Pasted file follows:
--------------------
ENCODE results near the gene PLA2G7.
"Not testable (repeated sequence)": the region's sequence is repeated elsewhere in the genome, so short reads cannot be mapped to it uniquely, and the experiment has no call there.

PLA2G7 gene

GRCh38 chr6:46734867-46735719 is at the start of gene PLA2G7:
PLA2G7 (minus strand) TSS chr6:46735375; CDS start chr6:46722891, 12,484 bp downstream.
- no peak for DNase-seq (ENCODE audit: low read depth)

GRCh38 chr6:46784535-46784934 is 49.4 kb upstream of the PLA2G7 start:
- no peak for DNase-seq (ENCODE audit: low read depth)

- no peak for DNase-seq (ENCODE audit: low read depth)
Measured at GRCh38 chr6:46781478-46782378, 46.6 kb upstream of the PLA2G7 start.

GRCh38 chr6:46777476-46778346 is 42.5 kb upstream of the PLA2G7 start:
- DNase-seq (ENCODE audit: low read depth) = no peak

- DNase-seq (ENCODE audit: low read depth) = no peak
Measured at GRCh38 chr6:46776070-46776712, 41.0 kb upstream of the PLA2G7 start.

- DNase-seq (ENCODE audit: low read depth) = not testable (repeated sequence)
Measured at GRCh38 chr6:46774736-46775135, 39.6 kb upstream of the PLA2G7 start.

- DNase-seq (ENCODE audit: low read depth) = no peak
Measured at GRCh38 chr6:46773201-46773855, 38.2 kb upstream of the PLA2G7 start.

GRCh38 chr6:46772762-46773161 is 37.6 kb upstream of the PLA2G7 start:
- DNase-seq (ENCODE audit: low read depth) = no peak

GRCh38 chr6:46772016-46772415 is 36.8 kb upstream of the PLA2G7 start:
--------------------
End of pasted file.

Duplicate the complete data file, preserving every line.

ENCODE results near the gene PLA2G7.
"Not testable (repeated sequence)": the region's sequence is repeated elsewhere in the genome, so short reads cannot be mapped to it uniquely, and the experiment has no call there.

PLA2G7 gene

GRCh38 chr6:46734867-46735719 is at the start of gene PLA2G7:
PLA2G7 (minus strand) TSS chr6:46735375; CDS start chr6:46722891, 12,484 bp downstream.
- no peak for DNase-seq (ENCODE audit: low read depth)

GRCh38 chr6:46784535-46784934 is 49.4 kb upstream of the PLA2G7 start:
- no peak for DNase-seq (ENCODE audit: low read depth)

- no peak for DNase-seq (ENCODE audit: low read depth)
Measured at GRCh38 chr6:46781478-46782378, 46.6 kb upstream of the PLA2G7 start.

GRCh38 chr6:46777476-46778346 is 42.5 kb upstream of the PLA2G7 start:
- DNase-seq (ENCODE audit: low read depth) = no peak

- DNase-seq (ENCODE audit: low read depth) = no peak
Measured at GRCh38 chr6:46776070-46776712, 41.0 kb upstream of the PLA2G7 start.

- DNase-seq (ENCODE audit: low read depth) = not testable (repeated sequence)
Measured at GRCh38 chr6:46774736-46775135, 39.6 kb upstream of the PLA2G7 start.

- DNase-seq (ENCODE audit: low read depth) = no peak
Measured at GRCh38 chr6:46773201-46773855, 38.2 kb upstream of the PLA2G7 start.

GRCh38 chr6:46772762-46773161 is 37.6 kb upstream of the PLA2G7 start:
- DNase-seq (ENCODE audit: low read depth) = no peak

GRCh38 chr6:46772016-46772415 is 36.8 kb upstream of the PLA2G7 start: